Combining artificial & human intelligence for superior cybersecurity

Field Effect

By Andrew Loschmann, Co-Founder and Chief Operating Officer at Field Effect

Out of all cyberattack techniques, 90% fit into only 15 categories. This is according to a MITRE ENGENUITY study that analyzed millions of data points and categorized them to understand attacker movement.

Key takeaway? As security practitioners, we often know what is being attacked, what technologies are being targeted, and how threat actors are doing it. As complex as cyberattacks may be, there’s usually little mystery.

Yet, although we know attacks are relatively predictable, they’re still happening at record speed. There’s simply not enough time in the day for a human-only solution to catch everything. AI certainly handles far more data than humans, but there’s a high cost of implementation. Just look at all the time and work that went into ChatGPT, which (while impressive) still has imperfections.

In cybersecurity, that’s not a risk we should take. This is why great cybersecurity combines artificial and human intelligence—putting either or both to work where each makes sense.

Take techniques from the MITRE study, for example. “Scheduled task or job” is the most-identified category, probably because all malware relies on being started, and is a great example of when AI and ML are not needed.

Cybersecurity experts can count on two hands the number of ways that malware can schedule or start a task. It's also relatively easy to identify legitimately installed software. By weeding out the good, we can quickly find the bad. If you can describe a problem to be solved in simple language, it's highly effective to use technology you can program using traditional means.

The second-most common technique, “command and scripting interpreter,” is where AI shines. Attackers use command lines to start remote processes on other systems, download password databases, and for other malicious activities. But administrators use command lines too—in different ways and on different systems and networks.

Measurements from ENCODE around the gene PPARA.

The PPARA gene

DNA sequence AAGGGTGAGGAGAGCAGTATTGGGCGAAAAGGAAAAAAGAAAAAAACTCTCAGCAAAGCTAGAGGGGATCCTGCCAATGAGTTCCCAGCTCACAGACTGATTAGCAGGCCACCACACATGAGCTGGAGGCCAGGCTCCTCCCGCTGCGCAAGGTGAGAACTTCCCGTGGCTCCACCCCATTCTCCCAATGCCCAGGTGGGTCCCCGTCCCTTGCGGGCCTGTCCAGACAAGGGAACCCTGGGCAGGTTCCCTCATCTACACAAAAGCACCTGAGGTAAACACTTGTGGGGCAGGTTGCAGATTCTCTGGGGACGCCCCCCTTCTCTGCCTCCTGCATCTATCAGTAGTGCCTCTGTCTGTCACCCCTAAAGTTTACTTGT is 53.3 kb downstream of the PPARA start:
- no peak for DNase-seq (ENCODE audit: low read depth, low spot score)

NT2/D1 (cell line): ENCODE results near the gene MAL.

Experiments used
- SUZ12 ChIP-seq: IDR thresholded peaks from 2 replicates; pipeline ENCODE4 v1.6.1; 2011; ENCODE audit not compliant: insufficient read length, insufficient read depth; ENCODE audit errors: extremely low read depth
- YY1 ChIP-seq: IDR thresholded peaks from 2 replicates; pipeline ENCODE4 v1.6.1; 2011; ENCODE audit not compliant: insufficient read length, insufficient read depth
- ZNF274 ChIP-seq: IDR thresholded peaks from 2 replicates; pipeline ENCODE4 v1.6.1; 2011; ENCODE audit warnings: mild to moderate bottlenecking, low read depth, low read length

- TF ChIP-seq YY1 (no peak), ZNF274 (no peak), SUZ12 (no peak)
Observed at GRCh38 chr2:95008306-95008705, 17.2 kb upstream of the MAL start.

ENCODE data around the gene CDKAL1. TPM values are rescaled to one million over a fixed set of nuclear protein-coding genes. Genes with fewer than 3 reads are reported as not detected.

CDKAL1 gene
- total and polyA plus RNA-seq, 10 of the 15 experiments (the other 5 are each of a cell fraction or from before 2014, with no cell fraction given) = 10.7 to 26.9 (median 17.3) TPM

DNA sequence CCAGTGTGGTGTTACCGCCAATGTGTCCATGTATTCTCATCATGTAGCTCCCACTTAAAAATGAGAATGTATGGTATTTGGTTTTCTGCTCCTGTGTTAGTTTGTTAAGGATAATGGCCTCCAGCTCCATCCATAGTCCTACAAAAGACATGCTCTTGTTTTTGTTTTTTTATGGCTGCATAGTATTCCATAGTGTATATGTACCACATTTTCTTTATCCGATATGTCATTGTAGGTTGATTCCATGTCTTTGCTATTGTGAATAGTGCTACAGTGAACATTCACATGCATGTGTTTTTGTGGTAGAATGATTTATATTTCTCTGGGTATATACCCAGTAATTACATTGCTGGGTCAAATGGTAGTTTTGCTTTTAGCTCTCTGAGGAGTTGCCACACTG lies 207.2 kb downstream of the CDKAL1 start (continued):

In the mix of all this data, how do you decipher whether one command line with PowerShell is different or malicious from another? Using sophisticated AI and ML analysis of the command lines and other types of script interpreter usage, we can identify suspicious or confirmed malicious activity.

Now, here’s how we bring artificial and human intelligence together.

Our powerful cybersecurity solution, Covalence, has deep sensor telemetry. It’s end-to-end, with full-packet capture network sensor, kernel and low-level integration endpoint agents on Mac OS, Linux, and Windows, and cloud-native integrations. The result? Extreme visibility, but too much data for humans alone to process.

This is why Covalence uses AI and ML to take that vast volume of data and distill it down—a lot. We turn billions of events happening on customer networks every hour into tangible information for Field Effect analysts. AI helps us determine what matters and when to act.

By combining AI/ML techniques on the back end and expert human analysis where it makes sense, we reduce the risk of an attack and respond more effectively if they occur.

Want to meet the Field Effect team or learn more about Covalence? Drop by booth P306.

Sustaining Partners